I submitted summer grades last night and hope to get to the office machines early this morning in order to beat the rush of fellow syllabi copiers. Classes begin next week, and you can bet that we'll be looking at poems by Philip Levine in my Introduction to Poetry class.

In the past, I've used him to teach lyric structure and measure, and also to discuss voice. I think I may have them read some of these recent Poet Laureate newspaper articles alongside some much older reviews and have them write about the historicity surrounding his work and its reception over the decades. I think its important to get some context for why this appointment is so significant.

Here's the PBS News Hour report on the news and also a poem by Dorianne Laux which pays tribute to his impact on her work and life. The poem appears in her newest collection The Book of Men, but I'm reposting this from Valparaiso Review which originally published the poem.

Mine Own Phil Levine

after W.S. Merwin

What he told me, I will tell you
There was a war on
It seemed we had lived through
Too many to name, to number

There was no arrogance about him
No vanity, only the strong backs
Of his words pressed against
The tonnage of a page

His suggestion to me was that hard work
Was the order of each day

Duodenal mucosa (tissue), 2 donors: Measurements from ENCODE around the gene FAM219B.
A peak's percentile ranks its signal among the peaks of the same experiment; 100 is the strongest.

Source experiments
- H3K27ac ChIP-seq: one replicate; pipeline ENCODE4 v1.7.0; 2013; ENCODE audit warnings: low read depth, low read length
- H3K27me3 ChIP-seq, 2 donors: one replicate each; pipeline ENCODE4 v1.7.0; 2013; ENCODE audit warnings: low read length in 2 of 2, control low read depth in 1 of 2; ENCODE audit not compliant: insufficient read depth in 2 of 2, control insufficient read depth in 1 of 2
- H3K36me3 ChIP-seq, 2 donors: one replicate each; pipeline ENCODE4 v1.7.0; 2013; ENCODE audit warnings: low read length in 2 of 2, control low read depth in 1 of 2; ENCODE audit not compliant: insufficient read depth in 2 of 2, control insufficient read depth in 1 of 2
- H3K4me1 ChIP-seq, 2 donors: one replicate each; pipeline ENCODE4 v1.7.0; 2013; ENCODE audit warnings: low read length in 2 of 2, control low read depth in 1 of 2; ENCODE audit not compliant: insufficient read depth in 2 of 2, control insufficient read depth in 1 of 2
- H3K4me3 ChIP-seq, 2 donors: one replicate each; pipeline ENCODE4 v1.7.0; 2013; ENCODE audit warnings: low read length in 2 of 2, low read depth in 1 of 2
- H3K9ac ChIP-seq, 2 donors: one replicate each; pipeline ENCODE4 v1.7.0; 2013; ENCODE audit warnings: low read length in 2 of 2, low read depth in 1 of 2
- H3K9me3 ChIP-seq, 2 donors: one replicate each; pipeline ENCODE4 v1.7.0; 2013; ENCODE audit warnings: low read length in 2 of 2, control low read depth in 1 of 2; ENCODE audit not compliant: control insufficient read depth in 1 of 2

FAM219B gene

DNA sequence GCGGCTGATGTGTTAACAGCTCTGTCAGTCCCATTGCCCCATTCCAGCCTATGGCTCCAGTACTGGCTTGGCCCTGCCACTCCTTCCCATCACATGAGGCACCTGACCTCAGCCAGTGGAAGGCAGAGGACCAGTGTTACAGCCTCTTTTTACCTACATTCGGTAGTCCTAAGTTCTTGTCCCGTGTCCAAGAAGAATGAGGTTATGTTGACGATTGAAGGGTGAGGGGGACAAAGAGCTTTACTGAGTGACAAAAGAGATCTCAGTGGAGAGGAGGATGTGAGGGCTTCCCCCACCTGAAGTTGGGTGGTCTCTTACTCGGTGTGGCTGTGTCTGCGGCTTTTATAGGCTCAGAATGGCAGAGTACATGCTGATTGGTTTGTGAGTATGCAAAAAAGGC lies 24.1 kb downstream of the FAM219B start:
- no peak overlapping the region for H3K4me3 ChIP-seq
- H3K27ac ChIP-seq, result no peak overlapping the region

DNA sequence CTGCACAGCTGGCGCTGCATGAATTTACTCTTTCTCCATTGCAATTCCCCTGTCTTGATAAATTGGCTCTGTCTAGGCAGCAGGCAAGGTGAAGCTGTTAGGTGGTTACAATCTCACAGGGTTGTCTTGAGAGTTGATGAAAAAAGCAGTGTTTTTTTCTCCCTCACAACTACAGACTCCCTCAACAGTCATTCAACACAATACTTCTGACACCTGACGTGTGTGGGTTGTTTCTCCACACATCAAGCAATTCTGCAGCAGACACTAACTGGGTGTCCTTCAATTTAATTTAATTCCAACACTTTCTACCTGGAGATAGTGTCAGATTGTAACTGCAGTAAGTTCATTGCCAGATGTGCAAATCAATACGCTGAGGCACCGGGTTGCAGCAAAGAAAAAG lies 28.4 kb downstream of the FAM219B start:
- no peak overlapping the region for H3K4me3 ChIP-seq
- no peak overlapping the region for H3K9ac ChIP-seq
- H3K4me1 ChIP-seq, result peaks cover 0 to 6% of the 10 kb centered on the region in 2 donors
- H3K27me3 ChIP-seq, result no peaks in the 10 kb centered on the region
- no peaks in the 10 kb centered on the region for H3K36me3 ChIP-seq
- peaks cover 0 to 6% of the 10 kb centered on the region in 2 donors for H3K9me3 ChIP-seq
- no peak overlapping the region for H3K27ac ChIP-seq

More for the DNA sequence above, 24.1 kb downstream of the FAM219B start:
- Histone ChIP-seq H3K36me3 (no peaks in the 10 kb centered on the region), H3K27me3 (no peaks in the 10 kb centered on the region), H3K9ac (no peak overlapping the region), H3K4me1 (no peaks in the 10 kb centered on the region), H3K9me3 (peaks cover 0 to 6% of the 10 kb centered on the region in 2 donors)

When I asked again, he said it again,
Pointing it out twice

His Muse, if he had one, was a window
Filled with a brick wall, the left hand corner
Of his mind, a hand lined with grease
And sweat: literal things

Before I knew him, I was unknown
I drank deeply from his knowledge
A cup he gave me again and again
Filled with water, clear river water

He was never old, and never grew older
Though the days passed and the poems
Marched forth and they were his words
Only, no other words were needed

He advised me to wait, to hold true
To my vision, to speak in my own voice
To say the thing straight out
There was the whole day about him

The greatest thing, he said, was presence
To be yourself in your own time, to stand up
That poetry was precision, raw precision
Truth and compassion: genius

I had hardly begun. I asked, How did you begin
He said, I began in a tree, in Lucerne
In a machine shop, in an open field
Start anywhere

He said If you don’t write, it won’t
Get written. No tricks. No magic
About it. He gave me his gold pen
He said What’s mine is yours

Dorianne Laux
from Valparaiso Review, Fall/Winter 2009-2010